I finally did it! I feel like a deserve a standing ovation or a trophy or something. For two years now, I’ve talked about starting a food blog. The idea of having a forum to share my passion for cooking and healthy eating was so exciting, but there was always something sucking up my free time. First, it was long hours at work from being short-staffed, then it was buying a house and the subsequent DIY projects (thank you Pinterest for that never ending list), and then planning a wedding. But when my big excuse became catching up on episodes 1 through 121 of Gossip Girl, I realized I only had one excuse all along – fear. Fear that my blog wouldn’t be funny, interesting or insightful. Fear that no one would read it. Fear that it would be blatantly obvious I slept through a couple of English classes. But this year, I made a resolution to push myself and to do things that are outside of my comfort zone. And this is one of those things!
So, here it is. My very own food and nutrition blog. I thought a lot about the best way to introduce my little blog to the world (which of course led to another couple weeks of procrastination). I decided the best way for us to become acquainted is to share my food philosophy.
I believe in eating real food, not nutrients.
Whole foods are so much more than the macronutrients – fat, protein, and carbohydrate – they are composed of. Both healthy and unhealthy foods contain varying ratios of macronutrients. When a “low-this” or “high-that” diet becomes popular, food processors are able to manufacture foods with the aura of health by adding or subtracting nutrients. The perfect example came with the low fat diet fad, when fats were stripped from foods like ice cream, cookies and salad dressing, while refined flours and added sugar took their place.
A perfect example of the pitfalls of this nutrient approach to dieting is in one of my all time favorite movies, Romy and Michelle’s High School Reunion.
Michele: Did you lose weight?
Romy: Actually, I’ve been trying this new fat free diet I invented. All I’ve had to eat for the past six days are gummy beans, jelly beans and candy corn.
Michele: God, I wish I had your discipline.
It may seem exaggerated for comedic effect, but I see people make the same mistake every day. You see, just because a food is gluten-free/fat-free/carbohydrate-free/high-fiber/high-protein/low-cholesterol/high-calcium/trans fat-free, does not mean it is healthy.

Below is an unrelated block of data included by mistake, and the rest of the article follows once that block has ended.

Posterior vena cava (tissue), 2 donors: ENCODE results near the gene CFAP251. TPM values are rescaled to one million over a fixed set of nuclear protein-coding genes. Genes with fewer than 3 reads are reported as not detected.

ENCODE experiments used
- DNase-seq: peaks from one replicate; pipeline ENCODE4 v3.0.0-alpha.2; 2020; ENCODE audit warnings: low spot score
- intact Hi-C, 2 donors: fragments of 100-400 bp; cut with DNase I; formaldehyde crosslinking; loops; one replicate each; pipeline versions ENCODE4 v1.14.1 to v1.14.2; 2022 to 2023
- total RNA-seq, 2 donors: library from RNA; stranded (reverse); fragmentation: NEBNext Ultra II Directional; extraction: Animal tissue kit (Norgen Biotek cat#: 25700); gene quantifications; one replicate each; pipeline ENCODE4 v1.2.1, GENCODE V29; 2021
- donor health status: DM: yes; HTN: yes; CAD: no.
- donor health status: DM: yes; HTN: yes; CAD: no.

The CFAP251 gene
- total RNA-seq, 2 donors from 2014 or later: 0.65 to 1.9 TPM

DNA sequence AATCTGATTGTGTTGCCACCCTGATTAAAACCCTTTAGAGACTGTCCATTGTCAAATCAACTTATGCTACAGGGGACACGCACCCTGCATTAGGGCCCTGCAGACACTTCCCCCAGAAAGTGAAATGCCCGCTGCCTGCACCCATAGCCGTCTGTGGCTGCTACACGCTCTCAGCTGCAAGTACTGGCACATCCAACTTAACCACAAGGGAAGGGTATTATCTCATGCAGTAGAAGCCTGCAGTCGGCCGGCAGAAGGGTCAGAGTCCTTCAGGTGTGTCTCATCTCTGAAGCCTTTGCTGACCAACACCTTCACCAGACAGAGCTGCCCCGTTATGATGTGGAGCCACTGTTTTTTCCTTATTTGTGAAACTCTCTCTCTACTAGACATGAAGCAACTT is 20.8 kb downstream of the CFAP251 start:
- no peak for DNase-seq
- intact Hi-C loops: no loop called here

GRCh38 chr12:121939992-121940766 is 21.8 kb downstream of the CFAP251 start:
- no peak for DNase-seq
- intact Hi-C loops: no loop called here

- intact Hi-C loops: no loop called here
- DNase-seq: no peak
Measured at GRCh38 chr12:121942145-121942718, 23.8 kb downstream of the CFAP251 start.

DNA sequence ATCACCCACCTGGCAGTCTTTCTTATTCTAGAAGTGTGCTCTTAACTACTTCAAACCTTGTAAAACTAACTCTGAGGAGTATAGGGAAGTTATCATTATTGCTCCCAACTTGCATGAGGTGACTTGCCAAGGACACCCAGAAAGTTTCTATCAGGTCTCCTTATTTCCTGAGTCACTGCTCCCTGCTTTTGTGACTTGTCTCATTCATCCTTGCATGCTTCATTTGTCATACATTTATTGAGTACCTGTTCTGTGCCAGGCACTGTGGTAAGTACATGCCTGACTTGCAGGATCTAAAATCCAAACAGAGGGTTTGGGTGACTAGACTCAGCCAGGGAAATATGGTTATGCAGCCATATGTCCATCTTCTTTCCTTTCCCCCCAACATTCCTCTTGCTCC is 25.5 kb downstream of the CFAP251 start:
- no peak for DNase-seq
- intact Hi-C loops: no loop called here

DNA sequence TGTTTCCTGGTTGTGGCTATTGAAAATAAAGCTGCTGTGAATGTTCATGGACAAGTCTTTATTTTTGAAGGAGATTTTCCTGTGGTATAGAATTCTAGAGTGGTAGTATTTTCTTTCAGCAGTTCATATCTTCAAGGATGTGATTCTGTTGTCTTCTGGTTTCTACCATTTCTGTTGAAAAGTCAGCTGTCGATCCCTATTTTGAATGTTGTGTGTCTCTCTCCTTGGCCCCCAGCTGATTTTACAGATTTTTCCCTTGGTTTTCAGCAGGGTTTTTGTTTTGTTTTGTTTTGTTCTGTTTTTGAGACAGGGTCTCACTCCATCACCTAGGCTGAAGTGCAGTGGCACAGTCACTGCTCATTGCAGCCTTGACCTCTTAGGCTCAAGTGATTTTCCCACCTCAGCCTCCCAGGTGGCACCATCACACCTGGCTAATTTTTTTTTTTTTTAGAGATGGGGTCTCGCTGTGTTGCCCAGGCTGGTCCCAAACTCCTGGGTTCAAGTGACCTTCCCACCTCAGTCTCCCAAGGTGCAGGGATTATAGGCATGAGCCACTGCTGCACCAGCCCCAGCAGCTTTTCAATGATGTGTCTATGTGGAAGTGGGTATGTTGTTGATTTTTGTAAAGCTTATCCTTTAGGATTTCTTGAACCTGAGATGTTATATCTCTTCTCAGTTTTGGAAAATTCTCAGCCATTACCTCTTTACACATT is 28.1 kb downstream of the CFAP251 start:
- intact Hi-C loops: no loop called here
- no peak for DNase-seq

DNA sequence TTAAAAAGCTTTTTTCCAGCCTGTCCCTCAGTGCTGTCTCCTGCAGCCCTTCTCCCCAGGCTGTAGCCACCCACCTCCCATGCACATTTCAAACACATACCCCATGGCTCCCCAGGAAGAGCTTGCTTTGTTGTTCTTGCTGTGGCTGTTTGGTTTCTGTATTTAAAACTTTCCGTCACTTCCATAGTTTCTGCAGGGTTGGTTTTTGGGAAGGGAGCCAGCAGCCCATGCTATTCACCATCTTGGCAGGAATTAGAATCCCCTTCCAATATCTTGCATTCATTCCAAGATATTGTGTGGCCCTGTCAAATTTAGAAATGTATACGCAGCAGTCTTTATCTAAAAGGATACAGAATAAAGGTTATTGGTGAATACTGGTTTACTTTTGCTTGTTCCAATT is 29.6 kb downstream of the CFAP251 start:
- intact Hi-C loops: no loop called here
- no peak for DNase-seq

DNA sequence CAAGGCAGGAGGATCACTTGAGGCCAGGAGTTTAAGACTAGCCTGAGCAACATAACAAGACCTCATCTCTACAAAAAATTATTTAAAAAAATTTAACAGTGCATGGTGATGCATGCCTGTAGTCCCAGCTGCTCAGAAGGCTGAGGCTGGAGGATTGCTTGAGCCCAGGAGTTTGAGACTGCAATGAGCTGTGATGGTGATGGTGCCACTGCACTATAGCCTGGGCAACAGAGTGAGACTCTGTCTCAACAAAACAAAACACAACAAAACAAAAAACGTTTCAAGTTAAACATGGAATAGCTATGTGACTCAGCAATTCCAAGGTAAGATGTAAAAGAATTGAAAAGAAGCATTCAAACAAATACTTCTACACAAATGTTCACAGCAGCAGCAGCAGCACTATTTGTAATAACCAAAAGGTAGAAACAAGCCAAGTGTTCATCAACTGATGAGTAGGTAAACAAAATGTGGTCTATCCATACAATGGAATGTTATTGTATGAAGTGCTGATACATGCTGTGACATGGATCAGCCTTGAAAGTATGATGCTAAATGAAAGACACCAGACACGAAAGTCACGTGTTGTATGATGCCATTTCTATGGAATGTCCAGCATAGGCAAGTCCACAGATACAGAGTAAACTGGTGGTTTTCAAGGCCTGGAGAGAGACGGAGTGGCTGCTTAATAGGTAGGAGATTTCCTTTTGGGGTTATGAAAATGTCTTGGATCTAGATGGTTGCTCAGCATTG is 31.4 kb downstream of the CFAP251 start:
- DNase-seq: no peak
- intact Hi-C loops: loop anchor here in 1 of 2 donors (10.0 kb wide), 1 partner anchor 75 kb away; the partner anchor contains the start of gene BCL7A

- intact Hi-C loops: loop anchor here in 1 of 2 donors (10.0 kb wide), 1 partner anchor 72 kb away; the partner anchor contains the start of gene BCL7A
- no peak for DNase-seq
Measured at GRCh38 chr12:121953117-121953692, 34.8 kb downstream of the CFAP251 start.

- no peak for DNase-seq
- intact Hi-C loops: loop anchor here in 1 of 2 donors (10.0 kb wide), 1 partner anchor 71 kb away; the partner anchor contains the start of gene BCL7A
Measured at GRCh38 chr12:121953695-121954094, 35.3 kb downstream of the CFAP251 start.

I believe in the power of plants.
I’m not a vegan. I’m not even a vegetarian. And you don’t need to be either, that is, if you enjoy eating meat. But I do think we all need to move towards a more plant-based diet, flexitarian if you like, if not for your own health then for the health of our planet.
I don’t believe in diets.
Starting a diet implies there will be an end to your diet. Instead, focus on lifestyle changes. Follow your diet, just make it healthier. If you can’t commit to a diet change for the rest of your life, then it’s probably not a good change to make.
I believe in celebrating your culture through the foods that you eat.
Most diets completely ignore the fact that food is more than just fuel, it’s part of our culture and heritage. Many of our food preferences are dictated by our cultural heritage. And most of these traditional foods are super healthy. Think unrefined corn meal, beans, and squash in Mexico, olive oil and greens in the Mediterranean, fatty fish in Scandinavia. Even here in the fried chicken and biscuit loving South, we traditionally ate a vegetable based diet. Incorporating more traditional foods from your culture is a healthy step, and will fulfill you spiritually.
I also believe in celebrating other cultures by the foods you eat.
Travel is a passion of mine. When I am in another city or country, I want to try as many local dishes as I can. Sometimes it’s healthy…
Other times, not so much…
I believe in loving every bite of food that crosses your lips.
Eating should be pleasurable. Your first priority in choosing what to eat should be taste. It may sound counterintuative, but well prepared foods made with fresh, whole ingredients are delicious and healthy. My advice – eat healthy food you love 90% of the time, and allow yourself not-so-healthy food you love the other 10%.
I hope my personal food philosophy gets you thinking about what guides your food decisions. But enough of my babbling! Stay tuned for recipes, since I know that’s what y’all really want!